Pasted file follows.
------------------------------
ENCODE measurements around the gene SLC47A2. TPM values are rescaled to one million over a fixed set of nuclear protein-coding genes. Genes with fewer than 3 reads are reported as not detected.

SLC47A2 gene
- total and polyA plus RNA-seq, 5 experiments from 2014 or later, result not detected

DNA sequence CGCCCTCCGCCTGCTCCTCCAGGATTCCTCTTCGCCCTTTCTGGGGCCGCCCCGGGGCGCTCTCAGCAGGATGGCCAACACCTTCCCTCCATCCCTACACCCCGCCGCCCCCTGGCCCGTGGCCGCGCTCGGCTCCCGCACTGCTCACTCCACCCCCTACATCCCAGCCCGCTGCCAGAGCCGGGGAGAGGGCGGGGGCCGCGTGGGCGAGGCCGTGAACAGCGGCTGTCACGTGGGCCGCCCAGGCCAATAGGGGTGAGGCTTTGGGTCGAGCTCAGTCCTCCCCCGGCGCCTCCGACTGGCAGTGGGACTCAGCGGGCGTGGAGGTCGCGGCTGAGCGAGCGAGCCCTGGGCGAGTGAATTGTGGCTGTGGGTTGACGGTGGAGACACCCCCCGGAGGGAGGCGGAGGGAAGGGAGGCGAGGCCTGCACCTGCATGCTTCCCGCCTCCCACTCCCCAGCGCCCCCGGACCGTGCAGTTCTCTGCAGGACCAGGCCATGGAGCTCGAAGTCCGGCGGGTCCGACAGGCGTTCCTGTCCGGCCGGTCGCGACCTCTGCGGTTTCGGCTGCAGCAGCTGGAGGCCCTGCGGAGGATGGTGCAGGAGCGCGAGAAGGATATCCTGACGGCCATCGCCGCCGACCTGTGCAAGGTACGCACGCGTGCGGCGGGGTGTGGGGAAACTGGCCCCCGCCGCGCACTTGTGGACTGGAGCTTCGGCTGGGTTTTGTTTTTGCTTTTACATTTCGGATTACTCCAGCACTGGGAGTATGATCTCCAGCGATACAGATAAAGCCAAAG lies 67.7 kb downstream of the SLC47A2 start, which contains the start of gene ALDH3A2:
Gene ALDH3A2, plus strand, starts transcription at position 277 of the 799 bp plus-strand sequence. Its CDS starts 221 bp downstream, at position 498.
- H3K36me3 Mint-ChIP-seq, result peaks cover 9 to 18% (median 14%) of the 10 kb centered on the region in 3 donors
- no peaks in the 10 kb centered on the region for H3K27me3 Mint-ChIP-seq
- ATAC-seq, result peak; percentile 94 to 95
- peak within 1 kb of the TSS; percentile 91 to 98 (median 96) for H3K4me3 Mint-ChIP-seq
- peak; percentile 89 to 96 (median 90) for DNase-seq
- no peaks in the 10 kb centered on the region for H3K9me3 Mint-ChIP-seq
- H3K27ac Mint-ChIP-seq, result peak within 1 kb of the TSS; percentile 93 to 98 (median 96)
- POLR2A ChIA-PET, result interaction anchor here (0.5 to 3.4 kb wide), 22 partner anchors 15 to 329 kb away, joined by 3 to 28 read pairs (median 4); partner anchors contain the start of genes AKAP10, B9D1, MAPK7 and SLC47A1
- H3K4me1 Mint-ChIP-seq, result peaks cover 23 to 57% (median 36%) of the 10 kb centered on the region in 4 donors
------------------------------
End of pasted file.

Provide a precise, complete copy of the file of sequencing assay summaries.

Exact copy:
ENCODE measurements around the gene SLC47A2. TPM values are rescaled to one million over a fixed set of nuclear protein-coding genes. Genes with fewer than 3 reads are reported as not detected.

SLC47A2 gene
- total and polyA plus RNA-seq, 5 experiments from 2014 or later, result not detected

DNA sequence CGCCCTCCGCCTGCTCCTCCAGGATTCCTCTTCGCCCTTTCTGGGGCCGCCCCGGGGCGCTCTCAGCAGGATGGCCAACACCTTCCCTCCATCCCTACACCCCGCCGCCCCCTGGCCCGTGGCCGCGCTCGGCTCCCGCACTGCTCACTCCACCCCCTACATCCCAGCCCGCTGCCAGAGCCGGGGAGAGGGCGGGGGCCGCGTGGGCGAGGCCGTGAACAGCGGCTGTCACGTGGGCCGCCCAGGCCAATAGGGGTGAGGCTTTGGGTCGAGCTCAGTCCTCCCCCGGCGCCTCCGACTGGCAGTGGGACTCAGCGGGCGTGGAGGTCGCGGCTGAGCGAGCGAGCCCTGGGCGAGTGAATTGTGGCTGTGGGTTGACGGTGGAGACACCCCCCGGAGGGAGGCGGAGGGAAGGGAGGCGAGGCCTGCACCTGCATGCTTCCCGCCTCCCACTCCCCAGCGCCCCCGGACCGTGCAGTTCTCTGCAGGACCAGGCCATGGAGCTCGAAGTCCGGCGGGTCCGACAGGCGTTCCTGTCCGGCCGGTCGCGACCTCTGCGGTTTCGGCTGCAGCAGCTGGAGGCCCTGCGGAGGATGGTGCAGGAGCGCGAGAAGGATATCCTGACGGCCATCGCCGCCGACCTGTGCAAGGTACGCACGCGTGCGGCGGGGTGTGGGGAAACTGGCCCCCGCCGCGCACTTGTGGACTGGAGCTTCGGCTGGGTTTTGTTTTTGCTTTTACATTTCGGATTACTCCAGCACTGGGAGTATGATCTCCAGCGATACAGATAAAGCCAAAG lies 67.7 kb downstream of the SLC47A2 start, which contains the start of gene ALDH3A2:
Gene ALDH3A2, plus strand, starts transcription at position 277 of the 799 bp plus-strand sequence. Its CDS starts 221 bp downstream, at position 498.
- H3K36me3 Mint-ChIP-seq, result peaks cover 9 to 18% (median 14%) of the 10 kb centered on the region in 3 donors
- no peaks in the 10 kb centered on the region for H3K27me3 Mint-ChIP-seq
- ATAC-seq, result peak; percentile 94 to 95
- peak within 1 kb of the TSS; percentile 91 to 98 (median 96) for H3K4me3 Mint-ChIP-seq
- peak; percentile 89 to 96 (median 90) for DNase-seq
- no peaks in the 10 kb centered on the region for H3K9me3 Mint-ChIP-seq
- H3K27ac Mint-ChIP-seq, result peak within 1 kb of the TSS; percentile 93 to 98 (median 96)
- POLR2A ChIA-PET, result interaction anchor here (0.5 to 3.4 kb wide), 22 partner anchors 15 to 329 kb away, joined by 3 to 28 read pairs (median 4); partner anchors contain the start of genes AKAP10, B9D1, MAPK7 and SLC47A1
- H3K4me1 Mint-ChIP-seq, result peaks cover 23 to 57% (median 36%) of the 10 kb centered on the region in 4 donors